Dian Wei (simplified: 典韦, traditional: 典韦, Pinyin : Diǎn Wěi; † 197 ) was a warrior of the late Han period and the time of the Three Kingdoms in ancient China. He served the warlord Cao Cao as a bodyguard and is described in legend as a tall, strong, impressive man of irrepressible strength.
In his youth, Dian Wei once promised a friend that he would kill his rival. He disguised himself as a nobleman and came so freely in the house of the enemy in Suiyang (睢阳, today's district Suiyang睢阳区the city Shangqiu ), where he killed the whole family. Because the victims lived close to the market, the news of their death spread quickly and hundreds of men chased the killer. However, Dian Wei reached his companions in time and escaped after a fight.
When the local warlord Zhang Miao (张 邈) joined the coalition against Dong Zhuo in 189 and raised an army, Dian Wei followed him. He made a great impression on his superiors and achieved considerable success on the battlefield.
Dian Wei later served under Cao Cao's honored general Xiahou Dun . During the campaign against Lü Bu in Hanyang , Cao Cao's army was caught by the enemy. Dian Wei gathered a few men around him and provided them with double armor. Then he advanced against Lü Bus's army, but was attacked in the flank by archers. Allegedly, he won by throwing dozens of pikes and knocking an opponent off his horse with each bullet. Cao Cao was so impressed by Dian Wei's act that he made him a captain and his personal bodyguard.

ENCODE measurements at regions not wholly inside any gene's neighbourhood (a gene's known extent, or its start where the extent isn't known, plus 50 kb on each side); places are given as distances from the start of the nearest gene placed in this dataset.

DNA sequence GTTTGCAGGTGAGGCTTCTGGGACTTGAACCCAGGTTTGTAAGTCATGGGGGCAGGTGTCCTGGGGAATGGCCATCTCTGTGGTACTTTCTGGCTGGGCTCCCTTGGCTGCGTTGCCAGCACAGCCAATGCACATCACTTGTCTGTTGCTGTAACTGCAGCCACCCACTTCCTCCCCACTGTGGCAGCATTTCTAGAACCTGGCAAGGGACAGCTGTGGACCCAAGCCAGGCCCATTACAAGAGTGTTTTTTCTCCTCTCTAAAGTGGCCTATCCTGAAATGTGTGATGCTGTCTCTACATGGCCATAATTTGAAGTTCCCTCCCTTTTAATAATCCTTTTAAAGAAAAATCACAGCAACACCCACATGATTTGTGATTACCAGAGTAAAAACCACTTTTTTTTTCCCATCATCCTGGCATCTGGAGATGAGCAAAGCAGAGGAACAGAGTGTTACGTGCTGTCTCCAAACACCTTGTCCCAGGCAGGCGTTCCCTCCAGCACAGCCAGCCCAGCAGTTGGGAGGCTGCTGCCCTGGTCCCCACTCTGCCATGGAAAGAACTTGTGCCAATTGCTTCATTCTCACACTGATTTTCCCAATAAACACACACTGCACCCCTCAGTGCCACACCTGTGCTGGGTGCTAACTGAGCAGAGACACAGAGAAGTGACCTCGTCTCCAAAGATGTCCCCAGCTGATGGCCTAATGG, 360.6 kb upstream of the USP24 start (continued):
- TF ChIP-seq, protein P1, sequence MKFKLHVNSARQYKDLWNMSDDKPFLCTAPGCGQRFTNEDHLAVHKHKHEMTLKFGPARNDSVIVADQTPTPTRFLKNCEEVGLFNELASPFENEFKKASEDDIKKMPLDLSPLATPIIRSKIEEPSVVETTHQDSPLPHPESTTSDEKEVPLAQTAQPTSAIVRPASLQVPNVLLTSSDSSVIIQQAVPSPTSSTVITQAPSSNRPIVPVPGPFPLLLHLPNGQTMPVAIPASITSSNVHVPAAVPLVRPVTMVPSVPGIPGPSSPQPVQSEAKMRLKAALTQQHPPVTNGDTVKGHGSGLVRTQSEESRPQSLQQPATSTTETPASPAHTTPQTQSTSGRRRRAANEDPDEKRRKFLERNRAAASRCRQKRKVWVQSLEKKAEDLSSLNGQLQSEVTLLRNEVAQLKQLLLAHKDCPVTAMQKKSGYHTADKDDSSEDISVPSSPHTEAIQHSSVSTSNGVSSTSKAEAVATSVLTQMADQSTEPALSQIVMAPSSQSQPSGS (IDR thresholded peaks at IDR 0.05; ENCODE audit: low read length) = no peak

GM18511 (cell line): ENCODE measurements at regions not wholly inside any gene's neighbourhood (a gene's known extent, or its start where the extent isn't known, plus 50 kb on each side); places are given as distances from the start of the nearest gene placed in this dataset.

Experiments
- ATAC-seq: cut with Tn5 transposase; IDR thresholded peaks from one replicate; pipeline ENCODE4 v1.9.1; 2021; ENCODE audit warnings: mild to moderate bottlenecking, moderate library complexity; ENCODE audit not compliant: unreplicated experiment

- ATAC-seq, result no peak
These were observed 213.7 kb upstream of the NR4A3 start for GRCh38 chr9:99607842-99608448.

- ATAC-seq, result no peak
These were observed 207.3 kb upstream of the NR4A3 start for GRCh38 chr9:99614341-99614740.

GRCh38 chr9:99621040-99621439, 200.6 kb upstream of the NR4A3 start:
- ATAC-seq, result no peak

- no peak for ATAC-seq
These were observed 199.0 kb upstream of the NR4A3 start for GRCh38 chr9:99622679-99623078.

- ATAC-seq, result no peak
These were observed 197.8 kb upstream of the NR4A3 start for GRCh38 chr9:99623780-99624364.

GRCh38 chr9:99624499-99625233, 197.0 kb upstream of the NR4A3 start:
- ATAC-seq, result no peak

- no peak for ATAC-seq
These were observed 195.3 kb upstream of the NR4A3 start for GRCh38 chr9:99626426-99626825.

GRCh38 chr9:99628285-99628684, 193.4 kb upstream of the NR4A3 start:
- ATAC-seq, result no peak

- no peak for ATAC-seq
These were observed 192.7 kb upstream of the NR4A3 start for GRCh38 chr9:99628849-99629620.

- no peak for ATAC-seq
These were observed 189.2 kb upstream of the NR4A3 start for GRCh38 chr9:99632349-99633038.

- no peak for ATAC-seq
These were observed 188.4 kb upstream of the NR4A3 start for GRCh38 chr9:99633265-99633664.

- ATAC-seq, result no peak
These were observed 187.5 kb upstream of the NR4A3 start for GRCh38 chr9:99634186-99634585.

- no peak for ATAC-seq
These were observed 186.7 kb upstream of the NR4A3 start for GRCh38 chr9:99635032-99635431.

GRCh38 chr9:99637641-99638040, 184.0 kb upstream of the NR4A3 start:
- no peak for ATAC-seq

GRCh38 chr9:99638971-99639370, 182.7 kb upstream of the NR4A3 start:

Dian Wei participated on the front lines in each subsequent battle. He was considered loyal and reliable and almost never left Cao Cao's side. Because of his enormous appetite, several men are said to have always served him.
When Zhang Xiu attacked Cao Cao's camp at Wan Castle, Cao Cao escaped, and Dian Wei defended the main gate with a dozen men. But eventually they succumbed and fell.
Cao Cao was heartbroken over Dian Wei's death for a long time. He had Dian Wei's body stolen from Zhang Xiu's men and buried them in his hometown. He later made Dian Wei's son Dian Man (典 满) a commander in chief and held him tightly by his side.
|ALTERNATIVE NAMES||典韦 (simplified Chinese); 典韦 (traditional Chinese); Diǎn Wěi (Pinyin)|
|BRIEF DESCRIPTION||Chinese warrior of the late Han period|
|DATE OF BIRTH||2nd century|
|DATE OF DEATH||197|